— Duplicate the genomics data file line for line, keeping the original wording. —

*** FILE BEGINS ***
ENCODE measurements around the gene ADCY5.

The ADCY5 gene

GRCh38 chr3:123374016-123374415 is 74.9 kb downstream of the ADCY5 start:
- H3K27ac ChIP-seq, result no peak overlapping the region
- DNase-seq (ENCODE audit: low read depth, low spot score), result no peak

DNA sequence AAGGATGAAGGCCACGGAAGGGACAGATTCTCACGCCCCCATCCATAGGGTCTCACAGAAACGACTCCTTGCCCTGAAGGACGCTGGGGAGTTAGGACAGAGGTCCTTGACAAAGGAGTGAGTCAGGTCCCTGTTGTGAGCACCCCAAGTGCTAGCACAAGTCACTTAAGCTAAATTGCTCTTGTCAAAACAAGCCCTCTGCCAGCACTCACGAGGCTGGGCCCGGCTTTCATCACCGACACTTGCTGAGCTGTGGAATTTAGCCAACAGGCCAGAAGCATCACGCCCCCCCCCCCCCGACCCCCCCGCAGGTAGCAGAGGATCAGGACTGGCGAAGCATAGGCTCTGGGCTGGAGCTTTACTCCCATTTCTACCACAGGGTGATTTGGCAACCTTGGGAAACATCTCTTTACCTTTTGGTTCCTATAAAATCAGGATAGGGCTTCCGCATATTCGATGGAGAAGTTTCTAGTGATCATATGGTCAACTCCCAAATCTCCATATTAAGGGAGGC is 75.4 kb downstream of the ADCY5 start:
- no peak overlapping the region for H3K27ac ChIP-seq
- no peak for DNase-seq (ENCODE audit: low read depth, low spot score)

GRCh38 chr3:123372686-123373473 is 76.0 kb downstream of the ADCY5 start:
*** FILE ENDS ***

ENCODE measurements around the gene ADCY5.

The ADCY5 gene

GRCh38 chr3:123374016-123374415 is 74.9 kb downstream of the ADCY5 start:
- H3K27ac ChIP-seq, result no peak overlapping the region
- DNase-seq (ENCODE audit: low read depth, low spot score), result no peak

DNA sequence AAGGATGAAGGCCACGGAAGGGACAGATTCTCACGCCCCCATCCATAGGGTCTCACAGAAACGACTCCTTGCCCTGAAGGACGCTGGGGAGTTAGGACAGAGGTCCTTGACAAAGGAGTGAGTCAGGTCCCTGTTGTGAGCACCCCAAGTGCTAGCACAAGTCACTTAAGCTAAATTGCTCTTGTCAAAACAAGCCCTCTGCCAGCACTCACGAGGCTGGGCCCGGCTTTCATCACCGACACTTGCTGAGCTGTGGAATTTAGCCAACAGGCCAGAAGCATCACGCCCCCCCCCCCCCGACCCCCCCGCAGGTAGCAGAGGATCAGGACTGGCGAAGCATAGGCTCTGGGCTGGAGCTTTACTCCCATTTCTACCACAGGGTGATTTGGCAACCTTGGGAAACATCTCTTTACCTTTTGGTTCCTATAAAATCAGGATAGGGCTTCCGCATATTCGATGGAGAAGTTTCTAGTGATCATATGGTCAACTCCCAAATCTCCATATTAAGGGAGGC is 75.4 kb downstream of the ADCY5 start:
- no peak overlapping the region for H3K27ac ChIP-seq
- no peak for DNase-seq (ENCODE audit: low read depth, low spot score)

GRCh38 chr3:123372686-123373473 is 76.0 kb downstream of the ADCY5 start: